Nigeria's President Muhammadu Buhari: 'End unruliness'
Nigeria's President Muhammadu Buhari has called on Nigerians to stop their "unruly behaviour" to achieve progress.
"To bring about change, we must change ourselves by being law-abiding citizens," he said in an address to mark 55 years of independence.
Mr Buhari was a military ruler in 1984 and 1985, and ordered civil servants who were late for work to do frog jumps as he tried to impose discipline.
He returned to office in May after winning democratic elections.
Nigeria is Africa's most populous state, and the continent's main oil producer.
However, most of its citizens live in poverty, and the country often faces fuel and electricity shortages.
"Change does not just happen," Mr Buhari said in his first address to the nation since becoming president.
"We must change our unruly behaviour in schools, hospitals, market places, motor parks, on the roads, in homes and offices," he added.
He did not give any details of policies he would introduce to encourage the change of behaviour.
In the 1980s, as well as the public humiliation of civil servants, he also deployed soldiers to force Nigerians to form orderly queues while waiting for public transport.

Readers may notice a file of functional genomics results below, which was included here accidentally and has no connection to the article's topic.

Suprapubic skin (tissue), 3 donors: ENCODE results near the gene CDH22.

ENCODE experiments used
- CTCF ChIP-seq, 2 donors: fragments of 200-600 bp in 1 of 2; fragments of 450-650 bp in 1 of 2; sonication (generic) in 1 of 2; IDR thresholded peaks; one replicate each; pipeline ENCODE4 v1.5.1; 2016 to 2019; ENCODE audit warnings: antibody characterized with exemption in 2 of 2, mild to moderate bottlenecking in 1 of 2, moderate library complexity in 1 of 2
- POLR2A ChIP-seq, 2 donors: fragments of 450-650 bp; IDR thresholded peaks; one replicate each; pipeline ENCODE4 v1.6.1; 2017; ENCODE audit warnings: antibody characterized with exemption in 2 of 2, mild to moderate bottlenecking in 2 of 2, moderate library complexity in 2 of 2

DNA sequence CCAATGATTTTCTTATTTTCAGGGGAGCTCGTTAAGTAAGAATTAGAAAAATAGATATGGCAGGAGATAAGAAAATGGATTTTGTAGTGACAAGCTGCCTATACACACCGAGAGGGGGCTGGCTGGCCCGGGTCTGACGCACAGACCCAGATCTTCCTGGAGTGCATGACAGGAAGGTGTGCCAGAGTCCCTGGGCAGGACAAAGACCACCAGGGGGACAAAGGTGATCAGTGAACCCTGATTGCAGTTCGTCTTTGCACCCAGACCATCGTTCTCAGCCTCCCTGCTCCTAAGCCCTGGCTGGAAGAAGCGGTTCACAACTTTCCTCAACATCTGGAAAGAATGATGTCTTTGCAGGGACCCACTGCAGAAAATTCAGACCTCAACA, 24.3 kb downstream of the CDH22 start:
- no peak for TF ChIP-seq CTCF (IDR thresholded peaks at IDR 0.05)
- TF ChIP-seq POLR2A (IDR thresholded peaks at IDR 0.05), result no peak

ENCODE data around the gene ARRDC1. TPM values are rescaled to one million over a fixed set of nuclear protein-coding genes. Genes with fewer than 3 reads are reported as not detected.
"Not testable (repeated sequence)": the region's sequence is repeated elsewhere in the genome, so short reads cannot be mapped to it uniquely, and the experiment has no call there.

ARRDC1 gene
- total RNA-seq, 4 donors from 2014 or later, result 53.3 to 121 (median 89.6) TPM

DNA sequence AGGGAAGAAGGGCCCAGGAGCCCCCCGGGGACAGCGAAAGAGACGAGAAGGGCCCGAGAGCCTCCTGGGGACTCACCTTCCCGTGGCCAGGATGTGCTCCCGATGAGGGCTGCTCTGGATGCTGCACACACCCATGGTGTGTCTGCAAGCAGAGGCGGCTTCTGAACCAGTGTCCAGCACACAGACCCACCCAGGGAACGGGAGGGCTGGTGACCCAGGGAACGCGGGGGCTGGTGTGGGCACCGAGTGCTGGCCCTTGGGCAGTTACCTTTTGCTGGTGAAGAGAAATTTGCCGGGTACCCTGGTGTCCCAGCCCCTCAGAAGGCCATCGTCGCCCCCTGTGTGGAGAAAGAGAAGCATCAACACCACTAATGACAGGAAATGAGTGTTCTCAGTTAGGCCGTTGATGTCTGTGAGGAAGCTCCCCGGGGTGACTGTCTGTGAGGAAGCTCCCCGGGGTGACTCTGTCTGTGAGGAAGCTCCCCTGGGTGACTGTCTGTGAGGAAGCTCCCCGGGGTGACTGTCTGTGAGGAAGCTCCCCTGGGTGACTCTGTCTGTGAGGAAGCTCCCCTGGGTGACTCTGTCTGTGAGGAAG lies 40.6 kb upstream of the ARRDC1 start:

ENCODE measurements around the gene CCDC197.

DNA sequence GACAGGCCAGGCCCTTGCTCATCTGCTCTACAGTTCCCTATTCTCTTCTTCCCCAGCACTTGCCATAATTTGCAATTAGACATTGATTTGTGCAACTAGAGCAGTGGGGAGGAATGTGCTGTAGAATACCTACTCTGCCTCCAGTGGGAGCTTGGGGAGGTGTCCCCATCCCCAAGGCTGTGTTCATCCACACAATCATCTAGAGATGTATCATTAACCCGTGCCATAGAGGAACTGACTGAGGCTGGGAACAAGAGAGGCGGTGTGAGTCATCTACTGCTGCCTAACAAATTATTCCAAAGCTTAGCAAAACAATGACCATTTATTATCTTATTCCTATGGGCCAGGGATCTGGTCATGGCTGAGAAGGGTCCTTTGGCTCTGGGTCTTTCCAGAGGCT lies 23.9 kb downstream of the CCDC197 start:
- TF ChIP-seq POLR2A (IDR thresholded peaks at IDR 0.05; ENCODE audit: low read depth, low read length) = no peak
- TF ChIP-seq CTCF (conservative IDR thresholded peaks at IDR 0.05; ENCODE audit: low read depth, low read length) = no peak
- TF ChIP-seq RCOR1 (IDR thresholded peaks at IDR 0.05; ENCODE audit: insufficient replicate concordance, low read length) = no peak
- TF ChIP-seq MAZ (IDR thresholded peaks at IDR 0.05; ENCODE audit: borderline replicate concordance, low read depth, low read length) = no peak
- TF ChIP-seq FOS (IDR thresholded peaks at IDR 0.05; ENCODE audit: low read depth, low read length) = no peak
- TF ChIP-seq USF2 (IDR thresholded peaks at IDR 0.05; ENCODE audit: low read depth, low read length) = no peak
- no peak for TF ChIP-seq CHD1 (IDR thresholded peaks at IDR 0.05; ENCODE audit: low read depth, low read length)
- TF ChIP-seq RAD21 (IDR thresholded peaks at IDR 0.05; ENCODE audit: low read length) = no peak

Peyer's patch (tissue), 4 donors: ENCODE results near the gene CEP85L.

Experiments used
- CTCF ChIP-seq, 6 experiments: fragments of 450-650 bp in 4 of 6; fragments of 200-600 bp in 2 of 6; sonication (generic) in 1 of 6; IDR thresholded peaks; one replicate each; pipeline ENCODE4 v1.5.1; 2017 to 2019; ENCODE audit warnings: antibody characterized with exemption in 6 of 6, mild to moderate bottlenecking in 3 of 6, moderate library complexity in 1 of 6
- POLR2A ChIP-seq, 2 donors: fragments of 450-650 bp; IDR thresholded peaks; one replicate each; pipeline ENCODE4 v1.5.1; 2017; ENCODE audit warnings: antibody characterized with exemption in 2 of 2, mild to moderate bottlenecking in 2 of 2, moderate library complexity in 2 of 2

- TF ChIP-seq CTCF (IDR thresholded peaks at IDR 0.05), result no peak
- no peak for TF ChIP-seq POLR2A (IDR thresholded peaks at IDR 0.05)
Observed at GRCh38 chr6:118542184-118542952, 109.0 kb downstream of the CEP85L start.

Mr Buhari strongly defended his failure to appoint a cabinet some four months after taking office, saying he did not want to act in a "haphazard" way.
"Anyway, the wait is over. The first set of names for ministerial nominees for confirmation has been sent to the senate," he said.
The list has not yet been made public.
Muhammadu Buhari at a glance:
- The 72-year-old is first Nigerian opposition candidate to win a presidential election
- Military ruler of Nigeria from 1984 to 1985 until deposed in a coup
- Poor human rights record during that time and a disciplinarian - civil servants late for work had to do frog jumps
- Appointed petroleum minister in 1976 and then chair of the newly created NNPC state oil firm
- Under Gen Sani Abacha in the 1990s, was chair of Petroleum Trust Fund that undertook development projects
- A Muslim from northern Nigeria, he is seen as incorruptible
Mr Buhari said the nation would have to "face squarely" the economic crisis caused by the sharp fall in oil prices.
It would require "prudent house-keeping", and tackling corruption in the oil sector, Mr Buhari added.
He has said that he will personally keep control of the oil ministry.
Mr Buhari is the first Nigerian to become president after defeating the incumbent in elections.
He beat Goodluck Jonathan by a comfortable margin in the March polls.